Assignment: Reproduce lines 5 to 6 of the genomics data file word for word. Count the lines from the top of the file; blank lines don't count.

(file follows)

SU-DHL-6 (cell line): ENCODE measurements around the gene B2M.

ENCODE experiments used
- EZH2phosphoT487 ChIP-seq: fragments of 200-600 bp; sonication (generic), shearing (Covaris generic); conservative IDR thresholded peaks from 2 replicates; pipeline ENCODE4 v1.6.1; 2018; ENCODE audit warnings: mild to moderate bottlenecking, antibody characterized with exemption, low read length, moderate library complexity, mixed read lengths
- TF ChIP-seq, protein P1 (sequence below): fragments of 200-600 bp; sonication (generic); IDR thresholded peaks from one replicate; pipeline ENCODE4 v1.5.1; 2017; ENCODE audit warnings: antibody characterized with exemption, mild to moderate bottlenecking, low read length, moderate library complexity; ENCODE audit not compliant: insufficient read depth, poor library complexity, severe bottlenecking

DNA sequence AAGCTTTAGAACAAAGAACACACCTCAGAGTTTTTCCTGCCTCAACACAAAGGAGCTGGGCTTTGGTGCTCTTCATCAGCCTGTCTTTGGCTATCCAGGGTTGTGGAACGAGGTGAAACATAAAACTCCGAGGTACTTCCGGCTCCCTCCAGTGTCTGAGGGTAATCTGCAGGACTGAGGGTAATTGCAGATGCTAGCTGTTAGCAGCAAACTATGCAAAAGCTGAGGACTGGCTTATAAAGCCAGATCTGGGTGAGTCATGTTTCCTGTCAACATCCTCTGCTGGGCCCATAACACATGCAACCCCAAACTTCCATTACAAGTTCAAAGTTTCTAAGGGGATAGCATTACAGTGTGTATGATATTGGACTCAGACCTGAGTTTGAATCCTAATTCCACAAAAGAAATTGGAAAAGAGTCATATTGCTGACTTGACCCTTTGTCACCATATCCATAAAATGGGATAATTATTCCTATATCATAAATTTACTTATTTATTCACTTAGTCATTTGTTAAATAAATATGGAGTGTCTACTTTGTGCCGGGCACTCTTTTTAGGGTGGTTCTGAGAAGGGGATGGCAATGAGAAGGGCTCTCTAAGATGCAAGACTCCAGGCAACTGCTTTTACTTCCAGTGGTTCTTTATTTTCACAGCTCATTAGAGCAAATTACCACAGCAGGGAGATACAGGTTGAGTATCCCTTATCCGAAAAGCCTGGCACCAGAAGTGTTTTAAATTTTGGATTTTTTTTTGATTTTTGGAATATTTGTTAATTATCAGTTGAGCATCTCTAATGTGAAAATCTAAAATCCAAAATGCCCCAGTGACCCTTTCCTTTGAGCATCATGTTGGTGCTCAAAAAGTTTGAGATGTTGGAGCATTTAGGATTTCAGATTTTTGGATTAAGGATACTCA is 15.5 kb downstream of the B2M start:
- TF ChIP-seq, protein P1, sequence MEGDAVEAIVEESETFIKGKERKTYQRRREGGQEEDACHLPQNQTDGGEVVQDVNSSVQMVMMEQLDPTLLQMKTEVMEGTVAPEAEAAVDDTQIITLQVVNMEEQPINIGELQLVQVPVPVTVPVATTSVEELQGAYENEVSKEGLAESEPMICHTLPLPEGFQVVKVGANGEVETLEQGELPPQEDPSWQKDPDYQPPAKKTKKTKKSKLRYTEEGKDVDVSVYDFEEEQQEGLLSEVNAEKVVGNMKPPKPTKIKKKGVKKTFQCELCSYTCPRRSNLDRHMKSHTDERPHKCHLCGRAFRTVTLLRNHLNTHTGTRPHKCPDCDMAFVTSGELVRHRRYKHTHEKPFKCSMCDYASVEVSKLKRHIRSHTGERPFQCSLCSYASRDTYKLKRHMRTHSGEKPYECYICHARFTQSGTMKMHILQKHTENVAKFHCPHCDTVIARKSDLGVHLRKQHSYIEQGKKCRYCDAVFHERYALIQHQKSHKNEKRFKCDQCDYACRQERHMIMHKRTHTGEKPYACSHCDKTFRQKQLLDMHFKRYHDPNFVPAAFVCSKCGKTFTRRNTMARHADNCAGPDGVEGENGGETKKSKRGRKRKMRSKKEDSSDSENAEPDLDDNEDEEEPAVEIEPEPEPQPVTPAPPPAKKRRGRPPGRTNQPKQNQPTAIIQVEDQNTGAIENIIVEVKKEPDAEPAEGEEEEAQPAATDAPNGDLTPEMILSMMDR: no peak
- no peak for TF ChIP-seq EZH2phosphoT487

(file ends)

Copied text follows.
DNA sequence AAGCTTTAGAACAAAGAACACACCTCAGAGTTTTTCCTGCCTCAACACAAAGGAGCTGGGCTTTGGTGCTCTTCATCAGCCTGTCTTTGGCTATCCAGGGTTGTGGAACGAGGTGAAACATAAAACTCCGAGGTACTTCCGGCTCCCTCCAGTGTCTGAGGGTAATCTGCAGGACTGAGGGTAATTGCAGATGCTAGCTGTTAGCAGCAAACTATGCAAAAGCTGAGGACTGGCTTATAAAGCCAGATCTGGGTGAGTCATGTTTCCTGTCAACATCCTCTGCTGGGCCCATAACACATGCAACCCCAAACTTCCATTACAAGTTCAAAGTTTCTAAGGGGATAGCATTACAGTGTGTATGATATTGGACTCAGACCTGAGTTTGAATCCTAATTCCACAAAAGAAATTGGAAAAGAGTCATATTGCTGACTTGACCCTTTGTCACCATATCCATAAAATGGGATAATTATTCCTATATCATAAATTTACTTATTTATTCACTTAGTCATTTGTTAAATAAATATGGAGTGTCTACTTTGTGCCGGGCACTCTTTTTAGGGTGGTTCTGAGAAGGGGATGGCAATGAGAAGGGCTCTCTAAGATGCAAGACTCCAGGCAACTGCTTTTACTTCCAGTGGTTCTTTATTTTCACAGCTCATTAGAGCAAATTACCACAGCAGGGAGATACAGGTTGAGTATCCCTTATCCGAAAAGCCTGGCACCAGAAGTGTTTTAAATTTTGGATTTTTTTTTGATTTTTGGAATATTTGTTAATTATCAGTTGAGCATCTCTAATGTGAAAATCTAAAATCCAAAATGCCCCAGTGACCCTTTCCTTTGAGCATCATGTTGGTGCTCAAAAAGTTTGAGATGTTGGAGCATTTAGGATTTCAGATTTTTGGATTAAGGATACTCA is 15.5 kb downstream of the B2M start:
- TF ChIP-seq, protein P1, sequence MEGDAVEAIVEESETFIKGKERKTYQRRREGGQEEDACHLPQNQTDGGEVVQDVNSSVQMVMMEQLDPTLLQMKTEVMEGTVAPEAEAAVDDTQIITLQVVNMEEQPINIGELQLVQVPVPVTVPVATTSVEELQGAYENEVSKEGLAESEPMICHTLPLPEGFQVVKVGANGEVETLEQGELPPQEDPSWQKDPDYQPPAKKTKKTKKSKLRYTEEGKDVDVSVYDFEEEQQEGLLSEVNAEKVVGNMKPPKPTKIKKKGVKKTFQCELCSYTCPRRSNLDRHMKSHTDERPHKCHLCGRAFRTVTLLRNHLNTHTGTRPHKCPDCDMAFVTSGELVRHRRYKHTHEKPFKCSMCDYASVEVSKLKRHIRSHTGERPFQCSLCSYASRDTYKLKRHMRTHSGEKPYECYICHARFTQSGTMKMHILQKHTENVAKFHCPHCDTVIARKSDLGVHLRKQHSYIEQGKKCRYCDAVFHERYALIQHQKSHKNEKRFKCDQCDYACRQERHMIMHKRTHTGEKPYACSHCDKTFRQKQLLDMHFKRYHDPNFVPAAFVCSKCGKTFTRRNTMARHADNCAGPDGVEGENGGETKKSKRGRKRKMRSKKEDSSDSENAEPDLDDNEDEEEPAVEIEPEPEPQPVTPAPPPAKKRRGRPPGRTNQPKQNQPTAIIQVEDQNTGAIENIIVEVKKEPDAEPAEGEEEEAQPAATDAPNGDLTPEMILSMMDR: no peak